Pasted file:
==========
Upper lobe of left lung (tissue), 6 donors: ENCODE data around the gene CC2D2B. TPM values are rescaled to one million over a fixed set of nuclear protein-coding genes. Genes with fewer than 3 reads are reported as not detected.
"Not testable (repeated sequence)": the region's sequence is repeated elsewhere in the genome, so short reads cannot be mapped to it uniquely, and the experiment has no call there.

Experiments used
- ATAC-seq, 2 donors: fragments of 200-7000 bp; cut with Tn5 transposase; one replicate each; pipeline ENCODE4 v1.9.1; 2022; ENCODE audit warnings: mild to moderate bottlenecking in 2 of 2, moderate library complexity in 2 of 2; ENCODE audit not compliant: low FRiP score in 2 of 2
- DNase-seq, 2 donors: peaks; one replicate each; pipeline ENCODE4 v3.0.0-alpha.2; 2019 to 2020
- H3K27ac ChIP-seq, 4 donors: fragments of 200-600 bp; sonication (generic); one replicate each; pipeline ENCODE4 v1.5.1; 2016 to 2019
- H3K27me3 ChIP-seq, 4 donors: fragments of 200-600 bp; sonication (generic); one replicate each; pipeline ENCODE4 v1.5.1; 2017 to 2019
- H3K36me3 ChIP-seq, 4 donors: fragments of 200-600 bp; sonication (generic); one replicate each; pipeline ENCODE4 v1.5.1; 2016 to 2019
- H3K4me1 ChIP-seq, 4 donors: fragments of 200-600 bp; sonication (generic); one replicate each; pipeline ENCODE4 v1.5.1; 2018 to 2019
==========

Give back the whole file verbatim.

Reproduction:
Upper lobe of left lung (tissue), 6 donors: ENCODE data around the gene CC2D2B. TPM values are rescaled to one million over a fixed set of nuclear protein-coding genes. Genes with fewer than 3 reads are reported as not detected.
"Not testable (repeated sequence)": the region's sequence is repeated elsewhere in the genome, so short reads cannot be mapped to it uniquely, and the experiment has no call there.

Experiments used
- ATAC-seq, 2 donors: fragments of 200-7000 bp; cut with Tn5 transposase; one replicate each; pipeline ENCODE4 v1.9.1; 2022; ENCODE audit warnings: mild to moderate bottlenecking in 2 of 2, moderate library complexity in 2 of 2; ENCODE audit not compliant: low FRiP score in 2 of 2
- DNase-seq, 2 donors: peaks; one replicate each; pipeline ENCODE4 v3.0.0-alpha.2; 2019 to 2020
- H3K27ac ChIP-seq, 4 donors: fragments of 200-600 bp; sonication (generic); one replicate each; pipeline ENCODE4 v1.5.1; 2016 to 2019
- H3K27me3 ChIP-seq, 4 donors: fragments of 200-600 bp; sonication (generic); one replicate each; pipeline ENCODE4 v1.5.1; 2017 to 2019
- H3K36me3 ChIP-seq, 4 donors: fragments of 200-600 bp; sonication (generic); one replicate each; pipeline ENCODE4 v1.5.1; 2016 to 2019
- H3K4me1 ChIP-seq, 4 donors: fragments of 200-600 bp; sonication (generic); one replicate each; pipeline ENCODE4 v1.5.1; 2018 to 2019